Restaurants in Paris fall under a bunch of different names. Restaurants, of course, but also brasseries, bistros, wine bars, and cafés.
What's the difference? And does it really matter?
We're here to help with the restaurant cheat sheet below, which has definitions to help you navigate the food scene.
It's important to know that Parisians dine later than North Americans. If you want to be part of the Parisian scene, make your restaurant reservations for 8:30 pm or 9:00 pm. Whatever restaurants you choose, remember to keep an open mind about the menu and offerings. Dinner in Paris is an event so take your time and savor the meal.
Wherever you eat, don't forget your please and thank you — s'il vous plaits and merci. Always remember to say bonjour and au revoir when arriving and leaving from restaurants in Paris. See, mom was right. Politeness does count.
By the way, the new edition of our Paris Gourmet Food eGuide includes 148 recommended restaurants. That's in addition to the Insider skinny on the foods of France, speciality stores in Paris, lists of the best fromageries, boulangeries, chocolatiers and a lot more.
This once referred to a place that made and served beer.
Today it's where you can get all the classic French dishes you've been dreaming about. Service starts around midday and continues until about midnight.
Famous Paris brasseries include Brasserie Lipp, Brasserie Wepler, Brasserie Ile St. Louis. The oldest is Brasserie Mollard.
Bring out the linen and fine tableware.
In Paris, a restaurant usually refers to a more upscale experience. There will be set hours of service — lunch between noon and 2:00 pm, dinner between 7:00 pm and 10:00 pm. Paris restaurants run from casual to 3-star Michelin temples of gastronomy.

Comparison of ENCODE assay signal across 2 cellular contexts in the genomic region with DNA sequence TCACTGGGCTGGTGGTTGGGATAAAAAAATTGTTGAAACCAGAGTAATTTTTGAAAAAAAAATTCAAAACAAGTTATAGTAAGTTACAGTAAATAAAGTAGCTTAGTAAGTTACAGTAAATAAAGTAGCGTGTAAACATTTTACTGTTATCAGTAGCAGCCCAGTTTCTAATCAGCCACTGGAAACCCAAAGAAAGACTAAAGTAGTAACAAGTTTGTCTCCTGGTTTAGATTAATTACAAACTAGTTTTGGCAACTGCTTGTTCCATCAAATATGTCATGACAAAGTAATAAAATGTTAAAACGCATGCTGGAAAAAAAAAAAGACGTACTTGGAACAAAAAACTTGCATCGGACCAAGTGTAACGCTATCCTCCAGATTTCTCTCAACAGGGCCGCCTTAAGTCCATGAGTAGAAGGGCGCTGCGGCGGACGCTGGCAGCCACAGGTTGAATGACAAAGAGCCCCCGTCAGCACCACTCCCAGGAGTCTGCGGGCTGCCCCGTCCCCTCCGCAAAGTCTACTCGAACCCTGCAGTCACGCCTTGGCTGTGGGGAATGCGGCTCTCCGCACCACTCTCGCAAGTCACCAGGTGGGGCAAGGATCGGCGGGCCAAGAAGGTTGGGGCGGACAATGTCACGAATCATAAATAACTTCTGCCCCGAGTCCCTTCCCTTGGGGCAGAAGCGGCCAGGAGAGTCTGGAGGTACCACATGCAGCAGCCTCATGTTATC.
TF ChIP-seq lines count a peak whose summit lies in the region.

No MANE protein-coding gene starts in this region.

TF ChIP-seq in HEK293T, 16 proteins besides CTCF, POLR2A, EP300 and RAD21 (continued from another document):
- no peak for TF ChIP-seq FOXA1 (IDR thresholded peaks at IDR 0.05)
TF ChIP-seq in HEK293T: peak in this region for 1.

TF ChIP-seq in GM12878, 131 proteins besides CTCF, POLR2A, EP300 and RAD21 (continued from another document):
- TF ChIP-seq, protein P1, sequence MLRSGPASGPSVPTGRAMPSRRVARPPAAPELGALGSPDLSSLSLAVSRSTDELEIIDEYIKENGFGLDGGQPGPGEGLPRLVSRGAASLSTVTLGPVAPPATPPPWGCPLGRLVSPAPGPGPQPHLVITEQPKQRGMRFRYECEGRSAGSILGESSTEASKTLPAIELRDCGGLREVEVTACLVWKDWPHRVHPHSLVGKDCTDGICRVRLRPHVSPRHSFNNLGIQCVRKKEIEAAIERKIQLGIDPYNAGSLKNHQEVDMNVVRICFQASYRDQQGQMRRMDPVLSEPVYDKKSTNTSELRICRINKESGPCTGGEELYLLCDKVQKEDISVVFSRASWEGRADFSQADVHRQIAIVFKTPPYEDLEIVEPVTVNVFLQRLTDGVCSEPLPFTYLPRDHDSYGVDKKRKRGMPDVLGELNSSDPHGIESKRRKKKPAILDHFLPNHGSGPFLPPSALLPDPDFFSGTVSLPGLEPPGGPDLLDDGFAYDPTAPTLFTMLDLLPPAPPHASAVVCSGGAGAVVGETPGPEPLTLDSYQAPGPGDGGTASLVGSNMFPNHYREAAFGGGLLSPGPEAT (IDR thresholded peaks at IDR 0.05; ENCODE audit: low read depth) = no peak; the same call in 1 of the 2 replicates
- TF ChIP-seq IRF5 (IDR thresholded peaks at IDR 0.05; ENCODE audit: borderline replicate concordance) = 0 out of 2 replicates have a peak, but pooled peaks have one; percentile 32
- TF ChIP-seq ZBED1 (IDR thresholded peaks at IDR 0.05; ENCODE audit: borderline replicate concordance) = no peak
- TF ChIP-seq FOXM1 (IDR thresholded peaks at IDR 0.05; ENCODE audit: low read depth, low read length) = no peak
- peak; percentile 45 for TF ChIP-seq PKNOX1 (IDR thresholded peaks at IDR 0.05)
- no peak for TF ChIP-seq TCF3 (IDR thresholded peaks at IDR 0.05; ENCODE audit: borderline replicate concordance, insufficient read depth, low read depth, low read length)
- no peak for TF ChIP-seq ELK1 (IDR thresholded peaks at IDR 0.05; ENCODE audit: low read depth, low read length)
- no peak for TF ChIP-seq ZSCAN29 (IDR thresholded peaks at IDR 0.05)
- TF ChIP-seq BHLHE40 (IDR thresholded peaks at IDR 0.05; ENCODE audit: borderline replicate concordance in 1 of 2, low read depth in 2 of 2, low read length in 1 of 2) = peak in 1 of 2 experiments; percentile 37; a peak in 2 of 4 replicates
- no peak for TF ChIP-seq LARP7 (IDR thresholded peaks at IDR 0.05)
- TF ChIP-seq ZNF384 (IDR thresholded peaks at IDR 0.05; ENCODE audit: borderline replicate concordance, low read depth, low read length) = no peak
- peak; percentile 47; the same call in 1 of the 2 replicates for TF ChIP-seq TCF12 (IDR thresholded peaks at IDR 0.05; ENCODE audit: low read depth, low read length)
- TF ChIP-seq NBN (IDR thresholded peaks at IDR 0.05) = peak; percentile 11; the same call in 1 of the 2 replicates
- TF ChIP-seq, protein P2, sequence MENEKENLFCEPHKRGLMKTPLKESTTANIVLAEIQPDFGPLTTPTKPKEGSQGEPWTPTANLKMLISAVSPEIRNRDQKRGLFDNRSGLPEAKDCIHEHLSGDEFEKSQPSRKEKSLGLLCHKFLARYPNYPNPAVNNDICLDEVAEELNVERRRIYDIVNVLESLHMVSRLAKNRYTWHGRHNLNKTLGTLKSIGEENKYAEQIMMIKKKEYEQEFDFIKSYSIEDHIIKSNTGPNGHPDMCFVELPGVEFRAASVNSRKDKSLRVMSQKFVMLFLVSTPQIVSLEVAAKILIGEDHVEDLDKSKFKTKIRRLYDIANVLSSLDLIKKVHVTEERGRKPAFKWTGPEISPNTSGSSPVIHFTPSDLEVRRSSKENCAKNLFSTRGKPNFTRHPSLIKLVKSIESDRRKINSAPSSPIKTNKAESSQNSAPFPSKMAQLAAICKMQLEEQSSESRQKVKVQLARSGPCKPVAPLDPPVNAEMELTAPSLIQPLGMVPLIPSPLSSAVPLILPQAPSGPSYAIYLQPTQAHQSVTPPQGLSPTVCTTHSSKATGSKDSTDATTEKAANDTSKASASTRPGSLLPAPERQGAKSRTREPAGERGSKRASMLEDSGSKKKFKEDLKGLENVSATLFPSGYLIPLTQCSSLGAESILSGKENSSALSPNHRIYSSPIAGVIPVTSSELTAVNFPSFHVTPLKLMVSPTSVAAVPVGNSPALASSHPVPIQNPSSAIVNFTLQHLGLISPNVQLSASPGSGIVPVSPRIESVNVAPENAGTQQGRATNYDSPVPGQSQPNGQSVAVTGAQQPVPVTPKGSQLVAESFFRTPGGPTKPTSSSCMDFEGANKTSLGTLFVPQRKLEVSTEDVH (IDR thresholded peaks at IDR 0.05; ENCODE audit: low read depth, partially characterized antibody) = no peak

It's where Parisians go for an evening of dining, and don't forget, if you want to feel like a local, book your table for 8:30 or 9:00 pm. It's best to make a reservation instead of just showing up.
This is probably what you're thinking about when you think about in Paris.
Many cafés have outdoor seating and non-stop service. And, once you order a drink, you own the table for an hour or for however long you want. This is where you can relax with a newspaper, a novel (either to read or to write) and do what Paris cafés are meant for — people watching.
Classic cafés include Cafe dé Flore, Les Deux Magots, Café de la Paix.
More casual than a restaurant. A bistro is a small, neighborhood restaurant with a set lunch and dinner hours. They are often closed on week-ends.
These will be called called bars à vin (wine bars). Here you can get a glass of wine and a tasty bite of charcuterie, or a sandwich.
A casual place for a light meal or snack. Many tea salons specialize in cakes, pastries, and of course, tea. They are usually open from midday to early evening. Famous in Paris — Ladurée, Angelina, Mariage Freres.
We review and recommend 148 restaurants in the The Paris Gourmet Food Guide.
But there's so much more than restaurants in this 81-page book — we managed to cram in a complete, Insider guide to the gourmet secrets of Paris.
For example: The best market streets; the best chocolate shops, fromageries, epiceries & boulangeries; the best cooking classes and much more.
It's a must-have for your culinary trip to Paris, the City of Food.
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